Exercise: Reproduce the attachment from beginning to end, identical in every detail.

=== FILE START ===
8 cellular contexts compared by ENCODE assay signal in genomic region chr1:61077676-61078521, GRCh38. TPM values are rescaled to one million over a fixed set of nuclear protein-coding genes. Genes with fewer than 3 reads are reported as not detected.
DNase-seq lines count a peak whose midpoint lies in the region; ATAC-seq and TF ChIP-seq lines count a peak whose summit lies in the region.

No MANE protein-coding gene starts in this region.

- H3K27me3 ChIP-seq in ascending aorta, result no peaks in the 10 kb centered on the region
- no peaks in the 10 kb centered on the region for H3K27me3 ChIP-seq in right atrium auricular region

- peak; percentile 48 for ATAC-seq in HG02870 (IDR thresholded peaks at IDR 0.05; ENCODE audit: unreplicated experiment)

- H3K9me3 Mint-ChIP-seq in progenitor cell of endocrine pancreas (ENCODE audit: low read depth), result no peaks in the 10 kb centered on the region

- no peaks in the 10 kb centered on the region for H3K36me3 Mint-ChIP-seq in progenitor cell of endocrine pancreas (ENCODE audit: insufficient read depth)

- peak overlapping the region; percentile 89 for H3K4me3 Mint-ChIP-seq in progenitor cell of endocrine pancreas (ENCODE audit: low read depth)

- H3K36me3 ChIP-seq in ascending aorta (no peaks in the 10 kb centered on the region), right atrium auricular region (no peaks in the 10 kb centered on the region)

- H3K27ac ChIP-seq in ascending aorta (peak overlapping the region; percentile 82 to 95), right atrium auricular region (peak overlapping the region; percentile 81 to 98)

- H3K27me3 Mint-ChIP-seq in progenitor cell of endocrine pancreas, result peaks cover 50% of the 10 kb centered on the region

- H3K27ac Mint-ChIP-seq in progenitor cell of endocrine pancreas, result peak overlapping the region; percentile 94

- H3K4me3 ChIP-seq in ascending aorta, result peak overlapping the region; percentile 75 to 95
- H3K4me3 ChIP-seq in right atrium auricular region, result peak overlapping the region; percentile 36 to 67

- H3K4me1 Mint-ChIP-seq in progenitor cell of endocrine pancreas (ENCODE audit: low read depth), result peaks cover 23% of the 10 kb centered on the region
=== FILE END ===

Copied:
8 cellular contexts compared by ENCODE assay signal in genomic region chr1:61077676-61078521, GRCh38. TPM values are rescaled to one million over a fixed set of nuclear protein-coding genes. Genes with fewer than 3 reads are reported as not detected.
DNase-seq lines count a peak whose midpoint lies in the region; ATAC-seq and TF ChIP-seq lines count a peak whose summit lies in the region.

No MANE protein-coding gene starts in this region.

- H3K27me3 ChIP-seq in ascending aorta, result no peaks in the 10 kb centered on the region
- no peaks in the 10 kb centered on the region for H3K27me3 ChIP-seq in right atrium auricular region

- peak; percentile 48 for ATAC-seq in HG02870 (IDR thresholded peaks at IDR 0.05; ENCODE audit: unreplicated experiment)

- H3K9me3 Mint-ChIP-seq in progenitor cell of endocrine pancreas (ENCODE audit: low read depth), result no peaks in the 10 kb centered on the region

- no peaks in the 10 kb centered on the region for H3K36me3 Mint-ChIP-seq in progenitor cell of endocrine pancreas (ENCODE audit: insufficient read depth)

- peak overlapping the region; percentile 89 for H3K4me3 Mint-ChIP-seq in progenitor cell of endocrine pancreas (ENCODE audit: low read depth)

- H3K36me3 ChIP-seq in ascending aorta (no peaks in the 10 kb centered on the region), right atrium auricular region (no peaks in the 10 kb centered on the region)

- H3K27ac ChIP-seq in ascending aorta (peak overlapping the region; percentile 82 to 95), right atrium auricular region (peak overlapping the region; percentile 81 to 98)

- H3K27me3 Mint-ChIP-seq in progenitor cell of endocrine pancreas, result peaks cover 50% of the 10 kb centered on the region

- H3K27ac Mint-ChIP-seq in progenitor cell of endocrine pancreas, result peak overlapping the region; percentile 94

- H3K4me3 ChIP-seq in ascending aorta, result peak overlapping the region; percentile 75 to 95
- H3K4me3 ChIP-seq in right atrium auricular region, result peak overlapping the region; percentile 36 to 67

- H3K4me1 Mint-ChIP-seq in progenitor cell of endocrine pancreas (ENCODE audit: low read depth), result peaks cover 23% of the 10 kb centered on the region